On Tuesday night, LBJ turned 24 years old. How crazy is that? He's been kicking ass in the NBA for six seasons now. His accomplishments are ridiculous for such a young man. I predict once Kobe breaks Kareem Abdul-Jabbar's NBA all-time scoring mark, the superstar kid from Akron, Ohio will leap frog the purple and gold assassin and truly become the King. But, in the meantime, let's take a look at how LeBron's accolades stack up to other famous 24 year olds from the past:
LeBron -- soon to be 5-Time All-Star, 2-Time All-Star Game MVP, 1 NBA Scoring Title, 1 NBA Finals appearance, 2003-04 Rookie Of The Year Award Winner, 2003 1st overall draft pick, averaged 3o or more points per game twice in a season. Now, he just needs to win a ring like his buddy D-Wade.
Michael Jordan -- NCAA Champion, NCAA Player
Of The Year, 1 NBA All-Star Game MVP, 4-Time NBA All-Star, 2-Time Slam Dunk Champion, 1984-85 Rookie Of The Year Award Winner, 1 NBA Scoring Title, had highest scoring average in a season (37.1 ppg in 1986-87) since Wilt Chamberlain racked up 44.8 ppg in 1962-63. Man, Jordan was lethal back in the day. He was even kind enough to give Spike Lee a great start to his career thanks to all those Nike commercials they did together. What a nice guy that MJ is.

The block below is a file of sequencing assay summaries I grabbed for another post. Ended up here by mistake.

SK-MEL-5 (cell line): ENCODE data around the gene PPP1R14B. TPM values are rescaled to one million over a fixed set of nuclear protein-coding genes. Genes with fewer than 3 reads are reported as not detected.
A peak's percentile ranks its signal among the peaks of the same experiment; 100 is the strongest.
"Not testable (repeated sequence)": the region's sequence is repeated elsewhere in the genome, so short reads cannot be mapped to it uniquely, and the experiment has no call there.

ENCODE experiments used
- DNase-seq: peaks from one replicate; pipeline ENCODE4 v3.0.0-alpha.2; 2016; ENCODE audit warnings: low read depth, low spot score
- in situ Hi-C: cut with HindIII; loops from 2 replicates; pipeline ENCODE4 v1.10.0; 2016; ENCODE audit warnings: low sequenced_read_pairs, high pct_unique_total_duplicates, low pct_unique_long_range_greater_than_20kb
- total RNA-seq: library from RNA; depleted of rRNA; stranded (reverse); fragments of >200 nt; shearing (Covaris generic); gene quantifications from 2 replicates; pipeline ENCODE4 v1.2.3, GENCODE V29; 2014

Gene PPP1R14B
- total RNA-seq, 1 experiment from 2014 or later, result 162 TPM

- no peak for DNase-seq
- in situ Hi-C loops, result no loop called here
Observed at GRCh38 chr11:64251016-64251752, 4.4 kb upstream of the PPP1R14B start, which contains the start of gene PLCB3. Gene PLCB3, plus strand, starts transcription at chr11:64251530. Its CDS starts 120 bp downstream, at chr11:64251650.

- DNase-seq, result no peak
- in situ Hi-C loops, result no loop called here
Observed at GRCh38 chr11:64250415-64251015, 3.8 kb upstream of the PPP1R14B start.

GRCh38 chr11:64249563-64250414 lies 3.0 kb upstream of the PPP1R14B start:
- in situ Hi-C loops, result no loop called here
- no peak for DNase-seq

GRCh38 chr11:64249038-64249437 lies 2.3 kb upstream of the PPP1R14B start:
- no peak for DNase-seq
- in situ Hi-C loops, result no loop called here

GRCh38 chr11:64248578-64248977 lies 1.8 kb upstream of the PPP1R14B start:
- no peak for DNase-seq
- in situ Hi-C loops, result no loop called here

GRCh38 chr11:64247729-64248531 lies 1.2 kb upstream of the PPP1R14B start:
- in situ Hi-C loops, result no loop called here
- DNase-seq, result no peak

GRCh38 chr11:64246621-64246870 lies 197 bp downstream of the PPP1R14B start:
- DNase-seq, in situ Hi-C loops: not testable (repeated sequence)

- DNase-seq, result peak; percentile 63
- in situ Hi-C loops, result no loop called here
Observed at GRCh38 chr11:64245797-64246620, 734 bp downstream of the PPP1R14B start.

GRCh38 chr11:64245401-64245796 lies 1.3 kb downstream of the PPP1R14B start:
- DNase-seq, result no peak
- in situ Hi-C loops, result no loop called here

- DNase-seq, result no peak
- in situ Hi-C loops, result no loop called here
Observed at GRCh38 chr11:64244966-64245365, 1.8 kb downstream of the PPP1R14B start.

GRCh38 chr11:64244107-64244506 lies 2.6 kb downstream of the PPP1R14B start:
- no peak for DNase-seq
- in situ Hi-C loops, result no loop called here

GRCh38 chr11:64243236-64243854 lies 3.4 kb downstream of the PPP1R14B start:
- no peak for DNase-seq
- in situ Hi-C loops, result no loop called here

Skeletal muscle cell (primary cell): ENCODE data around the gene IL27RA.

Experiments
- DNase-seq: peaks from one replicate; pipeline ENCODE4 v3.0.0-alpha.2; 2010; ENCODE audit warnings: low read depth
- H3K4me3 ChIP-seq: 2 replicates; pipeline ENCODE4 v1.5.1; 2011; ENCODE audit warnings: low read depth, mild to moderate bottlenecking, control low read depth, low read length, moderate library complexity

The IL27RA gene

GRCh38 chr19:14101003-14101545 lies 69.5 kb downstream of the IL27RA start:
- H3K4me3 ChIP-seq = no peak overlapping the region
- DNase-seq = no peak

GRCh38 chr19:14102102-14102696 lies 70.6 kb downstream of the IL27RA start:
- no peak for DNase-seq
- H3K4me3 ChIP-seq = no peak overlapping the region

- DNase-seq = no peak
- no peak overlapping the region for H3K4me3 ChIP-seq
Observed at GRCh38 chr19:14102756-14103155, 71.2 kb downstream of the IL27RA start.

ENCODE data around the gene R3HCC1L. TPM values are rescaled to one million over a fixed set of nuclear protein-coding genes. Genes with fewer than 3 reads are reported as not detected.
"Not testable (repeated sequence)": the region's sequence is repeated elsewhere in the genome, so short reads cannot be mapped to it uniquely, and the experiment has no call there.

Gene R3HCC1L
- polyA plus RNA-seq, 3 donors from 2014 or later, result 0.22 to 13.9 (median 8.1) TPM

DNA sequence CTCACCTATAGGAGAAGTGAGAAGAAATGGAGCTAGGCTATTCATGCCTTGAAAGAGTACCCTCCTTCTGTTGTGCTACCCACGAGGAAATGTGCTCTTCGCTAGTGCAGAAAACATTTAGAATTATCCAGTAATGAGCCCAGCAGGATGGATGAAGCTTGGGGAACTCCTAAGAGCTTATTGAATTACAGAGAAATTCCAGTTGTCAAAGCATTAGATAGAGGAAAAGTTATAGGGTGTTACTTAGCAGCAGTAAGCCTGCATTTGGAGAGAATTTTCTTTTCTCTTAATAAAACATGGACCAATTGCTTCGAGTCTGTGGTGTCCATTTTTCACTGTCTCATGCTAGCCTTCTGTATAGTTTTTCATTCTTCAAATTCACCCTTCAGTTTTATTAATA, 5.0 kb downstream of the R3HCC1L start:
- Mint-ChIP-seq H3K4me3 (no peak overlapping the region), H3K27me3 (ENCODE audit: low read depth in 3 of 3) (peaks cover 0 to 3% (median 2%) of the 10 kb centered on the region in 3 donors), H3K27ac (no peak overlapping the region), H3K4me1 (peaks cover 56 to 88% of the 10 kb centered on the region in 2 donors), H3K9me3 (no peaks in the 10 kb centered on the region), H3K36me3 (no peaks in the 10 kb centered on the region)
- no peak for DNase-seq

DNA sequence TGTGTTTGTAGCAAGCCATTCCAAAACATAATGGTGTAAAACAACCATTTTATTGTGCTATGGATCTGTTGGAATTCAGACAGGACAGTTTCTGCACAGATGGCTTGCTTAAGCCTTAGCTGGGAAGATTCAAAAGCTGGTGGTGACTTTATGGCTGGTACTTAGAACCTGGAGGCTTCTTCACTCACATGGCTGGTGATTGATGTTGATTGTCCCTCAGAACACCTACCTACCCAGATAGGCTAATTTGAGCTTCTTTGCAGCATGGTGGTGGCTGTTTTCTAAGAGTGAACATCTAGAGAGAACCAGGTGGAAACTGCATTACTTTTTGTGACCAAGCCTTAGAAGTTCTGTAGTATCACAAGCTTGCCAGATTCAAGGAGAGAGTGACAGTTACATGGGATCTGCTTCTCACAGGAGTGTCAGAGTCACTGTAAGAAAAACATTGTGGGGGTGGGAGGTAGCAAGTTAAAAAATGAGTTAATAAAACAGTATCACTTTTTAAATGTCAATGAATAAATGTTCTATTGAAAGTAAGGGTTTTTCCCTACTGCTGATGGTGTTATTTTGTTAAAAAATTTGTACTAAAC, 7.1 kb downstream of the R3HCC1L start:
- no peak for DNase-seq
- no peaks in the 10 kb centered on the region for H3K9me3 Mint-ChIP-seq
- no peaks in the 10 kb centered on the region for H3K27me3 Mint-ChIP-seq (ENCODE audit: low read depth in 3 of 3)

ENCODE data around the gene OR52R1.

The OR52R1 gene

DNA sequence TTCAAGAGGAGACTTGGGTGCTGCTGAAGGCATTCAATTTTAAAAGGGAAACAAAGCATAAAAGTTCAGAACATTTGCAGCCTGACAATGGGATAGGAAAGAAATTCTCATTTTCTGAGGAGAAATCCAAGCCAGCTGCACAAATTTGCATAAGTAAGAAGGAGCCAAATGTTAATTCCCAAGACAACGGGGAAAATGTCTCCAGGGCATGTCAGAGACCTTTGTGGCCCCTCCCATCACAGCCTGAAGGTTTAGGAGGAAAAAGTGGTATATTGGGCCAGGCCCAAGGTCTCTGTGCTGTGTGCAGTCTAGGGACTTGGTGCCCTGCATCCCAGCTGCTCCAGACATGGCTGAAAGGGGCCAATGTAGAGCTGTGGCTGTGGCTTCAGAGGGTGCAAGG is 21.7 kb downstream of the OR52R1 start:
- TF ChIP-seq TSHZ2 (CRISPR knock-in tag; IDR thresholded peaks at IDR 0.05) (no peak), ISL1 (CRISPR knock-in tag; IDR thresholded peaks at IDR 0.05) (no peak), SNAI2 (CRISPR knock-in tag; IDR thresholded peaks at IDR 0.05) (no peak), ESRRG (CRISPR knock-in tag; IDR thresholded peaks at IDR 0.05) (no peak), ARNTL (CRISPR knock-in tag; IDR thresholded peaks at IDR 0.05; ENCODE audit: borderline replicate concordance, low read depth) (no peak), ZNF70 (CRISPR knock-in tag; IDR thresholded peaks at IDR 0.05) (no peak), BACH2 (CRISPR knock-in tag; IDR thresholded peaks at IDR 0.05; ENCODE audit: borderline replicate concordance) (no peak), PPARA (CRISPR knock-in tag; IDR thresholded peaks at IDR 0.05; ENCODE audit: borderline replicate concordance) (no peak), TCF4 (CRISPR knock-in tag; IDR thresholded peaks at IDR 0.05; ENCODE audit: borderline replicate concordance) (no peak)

Kobe Bryant -- 3-Time NBA Champion, 5-Time NBA All-Star, 1 NBA All-Star Game MVP, 1997 Slam Dunk Champion, averaged 30 ppg in 2002-03 season. But, Shaq had nothing to do with it. Really, he didn't.
Tiger Woods -- 1997 Masters Champion, 1999 PGA Championship Winner, he changed the face of golf forever, he was the world's number 1 ranked player various times plus he made tons of cash and still does today.
Dwight "Doc" Gooden -- 1986 World Series Champion, 1985 NL Cy Young Award Winner, 4-Time NL All-Star, 1984 NL Rookie Of The Year Winner, 1 NL ERA Title , 2 NL Strikeout Titles and led Major Leagues with 24 wins in 1985. What a shame his potential Hall Of Fame career nosedived when drugs, alcohol and injuries invaded his body. He is the ultimate "What If" athlete.
Finally, there's the one, the only, Gary Coleman -- By the time he turned 24 in 1992, his Different Strokes money was used up. His guest appearances on The Jeffersons, Facts Of Life and Good Times were nothing but a long distant memory. But, at least, he could still get paid for saying "Whatcha Talkin' Bout Willis?" at geeky trade shows. Yep, Gary was living the dream back then. But seriously, we hear G.C. is doing well nowadays, so we're happy for him.
And I'm sure LeBron is too. Okay, maybe not. Sorry Gary.
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